Off to a flying start
As we left Lima last evening, the Captain told us that the port of Paracas, where we arrived this morning, had just one pilot and as another ship was in port today, he was aiming to put his foot down a bit and make sure we arrived before them.
We were awake early and I stuck my head outdoors to see what’s what and, noticing we weren’t moving any more assumed Capt. Teo had achieved his goal.
A few minutes later, the Black Watch sailed past us and we watched her manoeuvre as we ate breakfast out on the deck. It was a beautiful morning, just perfect for the plans we had made.
We’d chosen an adventure very specifically here and had been looking forward to it very much indeed.
Driving from the port, we were glad we’d made specific plans too, because the immediate area didn’t seem to be filled with much to see or do, even though it’s a National Reserve. We’d giggled a bit at the description of Paracas in last night’s Passages as “a mishmash of half demolished and half repaired buildings that pepper a motley “resort strip”… On potholed streets still recuperating from the 2007 earthquake stray dogs bark, waiters hold open fish inspired menus and hungry pelicans stake out the harbour like vultures awaiting fresh carrion”
Well, I’m not sure I felt tempted to explore the streets too closely, even if it’s good to think that there’s something here to bring in some much needed $$$s.
I’m sure that every bit of income is needed to restore what appears to be a pretty ramshackle place.
We were heading for the airport, an incongruous facility just around the corner of a dusty, unmetalled road. Right now, there’s just the one gate open
but there’s another twelve all finished and mothballed, awaiting the arrival of domestic and international flights “sometime next year”. Maybe.
We checked in and instead of putting suitcases on the scales, were asked to stand on them ourselves, so that the loading could be balanced. We were assigned seats and led out to our plane, all eleven of us.
As we did, we noticed our plane being pulled into place on a trolley. Oooer!
Captain Carlos met us on the tarmac and introduced himself and his co-pilot Luis.
We climbed on board and took our seats. Guess who had seats #1 and 2?
It’s not often we get the chance to look over the Captain’s shoulder as he delivers the safety briefing…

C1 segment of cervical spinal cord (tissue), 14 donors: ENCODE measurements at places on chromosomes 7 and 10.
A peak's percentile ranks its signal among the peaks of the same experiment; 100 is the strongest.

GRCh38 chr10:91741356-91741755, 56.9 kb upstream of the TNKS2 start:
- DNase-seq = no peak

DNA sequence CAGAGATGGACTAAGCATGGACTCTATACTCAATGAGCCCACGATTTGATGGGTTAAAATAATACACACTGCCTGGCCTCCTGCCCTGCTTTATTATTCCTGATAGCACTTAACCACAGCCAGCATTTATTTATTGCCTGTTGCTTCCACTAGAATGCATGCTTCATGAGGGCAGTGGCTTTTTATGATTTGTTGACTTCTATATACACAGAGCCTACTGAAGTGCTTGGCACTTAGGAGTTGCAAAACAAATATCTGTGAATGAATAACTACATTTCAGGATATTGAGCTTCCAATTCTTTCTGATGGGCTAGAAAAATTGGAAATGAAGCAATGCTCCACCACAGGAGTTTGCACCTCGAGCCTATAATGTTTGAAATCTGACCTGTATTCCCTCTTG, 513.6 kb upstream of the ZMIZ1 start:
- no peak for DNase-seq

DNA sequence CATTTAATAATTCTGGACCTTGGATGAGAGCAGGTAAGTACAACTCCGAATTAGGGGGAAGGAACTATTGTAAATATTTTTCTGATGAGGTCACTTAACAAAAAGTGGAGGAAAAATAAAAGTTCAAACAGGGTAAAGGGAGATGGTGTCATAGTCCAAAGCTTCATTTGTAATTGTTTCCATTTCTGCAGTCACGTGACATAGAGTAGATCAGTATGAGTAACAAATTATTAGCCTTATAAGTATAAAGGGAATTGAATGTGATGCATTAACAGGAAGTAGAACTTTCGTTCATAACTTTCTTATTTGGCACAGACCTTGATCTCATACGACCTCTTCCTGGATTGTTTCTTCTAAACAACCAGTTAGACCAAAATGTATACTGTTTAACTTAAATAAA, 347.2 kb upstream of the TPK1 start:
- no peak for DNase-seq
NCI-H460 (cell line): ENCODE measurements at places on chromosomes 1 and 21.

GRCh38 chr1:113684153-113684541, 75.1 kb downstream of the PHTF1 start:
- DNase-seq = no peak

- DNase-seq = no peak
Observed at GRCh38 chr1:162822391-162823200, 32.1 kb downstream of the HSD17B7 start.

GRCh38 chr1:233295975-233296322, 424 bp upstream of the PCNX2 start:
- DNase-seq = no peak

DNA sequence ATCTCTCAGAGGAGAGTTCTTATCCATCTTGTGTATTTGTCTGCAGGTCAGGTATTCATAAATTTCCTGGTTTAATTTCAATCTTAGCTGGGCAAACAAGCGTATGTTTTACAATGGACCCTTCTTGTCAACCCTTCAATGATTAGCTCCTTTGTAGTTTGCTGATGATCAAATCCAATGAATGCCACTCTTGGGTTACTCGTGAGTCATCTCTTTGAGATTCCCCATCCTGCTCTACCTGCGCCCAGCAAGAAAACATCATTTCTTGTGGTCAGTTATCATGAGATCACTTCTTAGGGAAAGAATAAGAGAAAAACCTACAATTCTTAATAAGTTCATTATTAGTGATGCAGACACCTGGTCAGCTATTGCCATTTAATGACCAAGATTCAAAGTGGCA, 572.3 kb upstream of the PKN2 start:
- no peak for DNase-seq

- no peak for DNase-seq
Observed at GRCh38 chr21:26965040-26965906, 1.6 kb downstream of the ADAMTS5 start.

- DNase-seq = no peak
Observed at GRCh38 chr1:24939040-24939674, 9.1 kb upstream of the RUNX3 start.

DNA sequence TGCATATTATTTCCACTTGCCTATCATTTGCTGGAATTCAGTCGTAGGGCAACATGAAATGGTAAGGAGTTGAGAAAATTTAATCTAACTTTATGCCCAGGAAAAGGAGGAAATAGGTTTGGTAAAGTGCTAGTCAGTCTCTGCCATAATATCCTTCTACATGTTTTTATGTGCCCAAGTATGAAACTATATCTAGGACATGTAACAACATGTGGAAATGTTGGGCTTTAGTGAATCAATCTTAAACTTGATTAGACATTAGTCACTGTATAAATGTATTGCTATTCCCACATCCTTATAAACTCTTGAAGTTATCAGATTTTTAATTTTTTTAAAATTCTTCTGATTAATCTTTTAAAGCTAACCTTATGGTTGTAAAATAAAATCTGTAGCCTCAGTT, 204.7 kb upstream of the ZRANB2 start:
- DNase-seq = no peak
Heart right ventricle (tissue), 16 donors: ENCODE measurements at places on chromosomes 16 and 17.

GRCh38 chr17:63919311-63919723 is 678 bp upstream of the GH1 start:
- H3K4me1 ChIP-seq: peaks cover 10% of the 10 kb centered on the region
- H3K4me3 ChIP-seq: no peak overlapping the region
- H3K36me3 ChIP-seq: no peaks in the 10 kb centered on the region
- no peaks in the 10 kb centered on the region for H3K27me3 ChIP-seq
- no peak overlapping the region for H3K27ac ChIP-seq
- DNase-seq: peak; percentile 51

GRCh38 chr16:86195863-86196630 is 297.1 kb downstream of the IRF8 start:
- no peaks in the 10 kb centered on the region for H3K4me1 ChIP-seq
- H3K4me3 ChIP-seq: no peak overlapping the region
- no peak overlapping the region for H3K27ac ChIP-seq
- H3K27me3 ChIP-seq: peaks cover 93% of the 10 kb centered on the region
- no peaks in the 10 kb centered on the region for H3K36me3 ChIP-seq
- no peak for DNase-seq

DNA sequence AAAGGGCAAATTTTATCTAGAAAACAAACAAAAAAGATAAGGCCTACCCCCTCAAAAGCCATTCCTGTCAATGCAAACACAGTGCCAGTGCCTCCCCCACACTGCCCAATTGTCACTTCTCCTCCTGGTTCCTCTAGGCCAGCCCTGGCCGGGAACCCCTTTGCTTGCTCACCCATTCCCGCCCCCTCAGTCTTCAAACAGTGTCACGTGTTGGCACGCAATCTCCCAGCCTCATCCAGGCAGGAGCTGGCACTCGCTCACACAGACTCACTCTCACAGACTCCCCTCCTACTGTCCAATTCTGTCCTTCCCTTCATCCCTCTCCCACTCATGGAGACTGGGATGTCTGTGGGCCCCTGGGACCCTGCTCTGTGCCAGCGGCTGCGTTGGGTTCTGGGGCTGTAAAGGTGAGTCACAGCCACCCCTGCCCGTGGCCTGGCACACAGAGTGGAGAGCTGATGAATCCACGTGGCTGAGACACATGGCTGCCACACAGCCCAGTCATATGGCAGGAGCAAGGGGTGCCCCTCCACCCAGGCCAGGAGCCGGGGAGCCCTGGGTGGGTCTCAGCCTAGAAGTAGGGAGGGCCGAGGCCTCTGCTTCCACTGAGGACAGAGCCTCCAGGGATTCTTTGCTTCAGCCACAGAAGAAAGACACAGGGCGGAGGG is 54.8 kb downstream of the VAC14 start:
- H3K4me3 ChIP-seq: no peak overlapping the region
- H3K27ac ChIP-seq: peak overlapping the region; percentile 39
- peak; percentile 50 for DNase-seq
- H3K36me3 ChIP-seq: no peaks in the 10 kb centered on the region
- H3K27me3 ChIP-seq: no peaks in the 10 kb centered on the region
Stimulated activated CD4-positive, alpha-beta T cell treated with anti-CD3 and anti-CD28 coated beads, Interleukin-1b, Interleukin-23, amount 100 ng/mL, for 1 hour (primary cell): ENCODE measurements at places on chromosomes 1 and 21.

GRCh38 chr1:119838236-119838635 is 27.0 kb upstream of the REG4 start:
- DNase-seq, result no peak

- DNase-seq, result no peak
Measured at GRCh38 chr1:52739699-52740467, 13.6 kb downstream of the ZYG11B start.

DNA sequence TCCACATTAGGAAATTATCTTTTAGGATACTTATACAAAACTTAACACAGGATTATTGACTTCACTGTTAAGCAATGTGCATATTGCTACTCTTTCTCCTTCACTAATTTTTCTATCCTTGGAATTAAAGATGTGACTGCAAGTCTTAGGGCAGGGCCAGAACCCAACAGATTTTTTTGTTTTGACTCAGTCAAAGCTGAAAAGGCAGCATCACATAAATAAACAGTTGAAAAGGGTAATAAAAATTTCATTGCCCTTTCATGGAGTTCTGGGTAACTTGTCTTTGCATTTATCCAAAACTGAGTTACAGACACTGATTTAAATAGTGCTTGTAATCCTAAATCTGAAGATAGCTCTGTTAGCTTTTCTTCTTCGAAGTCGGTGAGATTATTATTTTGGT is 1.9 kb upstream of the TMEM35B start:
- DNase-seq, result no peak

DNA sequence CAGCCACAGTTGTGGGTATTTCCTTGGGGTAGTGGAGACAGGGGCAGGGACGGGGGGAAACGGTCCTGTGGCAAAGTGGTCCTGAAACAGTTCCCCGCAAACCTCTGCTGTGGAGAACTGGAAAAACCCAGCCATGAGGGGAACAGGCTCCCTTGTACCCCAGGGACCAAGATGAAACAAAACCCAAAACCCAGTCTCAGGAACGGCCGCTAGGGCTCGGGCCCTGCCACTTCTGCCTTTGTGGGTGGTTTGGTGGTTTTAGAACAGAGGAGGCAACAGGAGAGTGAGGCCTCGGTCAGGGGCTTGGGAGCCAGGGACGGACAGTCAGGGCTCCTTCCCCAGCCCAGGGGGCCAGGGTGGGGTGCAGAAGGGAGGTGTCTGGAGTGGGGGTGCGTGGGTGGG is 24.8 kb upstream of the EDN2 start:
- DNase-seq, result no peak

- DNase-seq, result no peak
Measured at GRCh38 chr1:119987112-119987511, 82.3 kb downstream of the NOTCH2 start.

or tears down the runway!
Soon we were high above Paracas and the blue containers at the fish meal factory were clear to see.
Other familiar landmarks were easy to spot as well.
Soon we were flying high over irrigated farmland – 3000ft altitude we were advised.
During the next thirty five minutes or so, we flew over a range of different landscapes, each with a distinct pattern created by the wind and the weather.
It was hard to grasp the scale of the sand dunes but easy to see that this is not a particularly hospitable environment for anything to live.
But although it doesn’t rain here at all, the higher land to the east of here does have a rainy season right now and we flew over the occasional river valley like this one.
Way down there, too, we could clearly see the long, straight Pan American Highway which stretches from Alaska in the north right the way down to Ushuaia in Tierra del Fuego.
As I was admiring the curves and pattern in what looked like a dried up riverbed, Carlos announced our arrival high above the Nazca Desert. Can you guess what we’d come to see?
We descended and got a little closer to the action, so to speak. Sure enough, the previously plain, windswept surface was now covered with straight lines forming geometric patterns.
It was time to refer to the map we’d been given earlier with the key to our route. We were going to begin with the whale in the bottom right hand corner and progress in numerical order.
As we passed each shape, Luis banked the plane to give first one side a great view, then turned and banked for the other side. He grinned and was clearly enjoying this!
So, down there is the whale.
Can you see it? The straight line goes right through it, its open jaw just underneath? Alongside it are some more lines, though don’t seem to be part of an animal shape and are just some of the hundreds of squiggles and mysterious shapes which cover the desert in this area.
The astronaut is easier to see and identify on the side of this small hill.
As we tip first to one side and then to the other, I’m concentrating on trying not to think what’s going on!
Though I can’t resist keeping an eye on Luis’ screen and watching that horizon!
Here’s the hummingbird. Like all the other shapes, it’s formed from a single line and can be drawn without taking the pencil off the paper. I think the astronaut is the exception to this rule, though.
It’s hard to get the scale of these things, but here are the hands and the tree which are adjacent to the highway and have that observation tower in between them. The hands, to the right, are easier to spot than the tree I think, but to get an idea of the size, those are cars parked on the opposite side of the road.
The last shape on our “tour” was the parrot, bisected by the elongated triangle shape which stretches right the way across its beak. Most of the shape is enclosed within the triangle formed by the clearer straight lines – maybe you can spot the double wings running parallel to the bottom one?
With one last swoop and banking manoeuvre, Carlos turned for home. We ascended back to 3000ft and felt rather relieved that our stomachs had held firm throughout that challenge!
Funny how the way back is never as long as the way out, isn’t it?
One last look over Carlos’ shoulder as Luis brought the plane down smoothly to a round of applause.
The next group were ready to begin their adventure and Luis was looking forward to another couple of hours’ fun.
Meanwhile, back on board, the travelling companions appear to have been having some fun of their own. I think Rosemarie has been aiding and abetting